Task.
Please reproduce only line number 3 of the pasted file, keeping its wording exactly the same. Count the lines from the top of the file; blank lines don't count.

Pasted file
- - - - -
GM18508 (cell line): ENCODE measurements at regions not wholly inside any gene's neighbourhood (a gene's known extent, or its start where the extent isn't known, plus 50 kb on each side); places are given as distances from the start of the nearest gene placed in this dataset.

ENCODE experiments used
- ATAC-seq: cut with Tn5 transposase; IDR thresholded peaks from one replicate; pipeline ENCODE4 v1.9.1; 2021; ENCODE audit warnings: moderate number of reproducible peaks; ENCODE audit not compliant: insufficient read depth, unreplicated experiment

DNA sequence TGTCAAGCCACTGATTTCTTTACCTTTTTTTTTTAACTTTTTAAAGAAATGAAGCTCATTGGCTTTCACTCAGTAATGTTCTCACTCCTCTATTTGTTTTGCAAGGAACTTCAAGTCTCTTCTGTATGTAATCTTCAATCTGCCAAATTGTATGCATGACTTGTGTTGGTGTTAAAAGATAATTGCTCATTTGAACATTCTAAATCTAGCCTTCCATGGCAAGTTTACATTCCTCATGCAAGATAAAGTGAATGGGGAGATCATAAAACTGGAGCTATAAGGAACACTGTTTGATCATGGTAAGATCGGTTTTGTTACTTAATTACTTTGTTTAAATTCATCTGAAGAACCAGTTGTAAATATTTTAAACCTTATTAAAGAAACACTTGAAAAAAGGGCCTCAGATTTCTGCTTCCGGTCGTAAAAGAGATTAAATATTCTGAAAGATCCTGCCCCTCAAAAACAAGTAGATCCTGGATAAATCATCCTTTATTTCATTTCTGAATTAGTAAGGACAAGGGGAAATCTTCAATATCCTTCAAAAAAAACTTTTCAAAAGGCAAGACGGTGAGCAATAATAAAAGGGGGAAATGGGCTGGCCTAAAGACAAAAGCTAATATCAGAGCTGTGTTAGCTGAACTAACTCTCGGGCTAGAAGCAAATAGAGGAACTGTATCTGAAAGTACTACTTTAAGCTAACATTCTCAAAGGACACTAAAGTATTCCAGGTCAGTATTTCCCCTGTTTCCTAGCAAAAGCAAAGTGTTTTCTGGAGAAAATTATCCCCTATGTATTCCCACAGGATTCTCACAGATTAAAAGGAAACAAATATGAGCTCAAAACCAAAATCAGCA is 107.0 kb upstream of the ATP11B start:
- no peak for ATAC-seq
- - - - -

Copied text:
- ATAC-seq: cut with Tn5 transposase; IDR thresholded peaks from one replicate; pipeline ENCODE4 v1.9.1; 2021; ENCODE audit warnings: moderate number of reproducible peaks; ENCODE audit not compliant: insufficient read depth, unreplicated experiment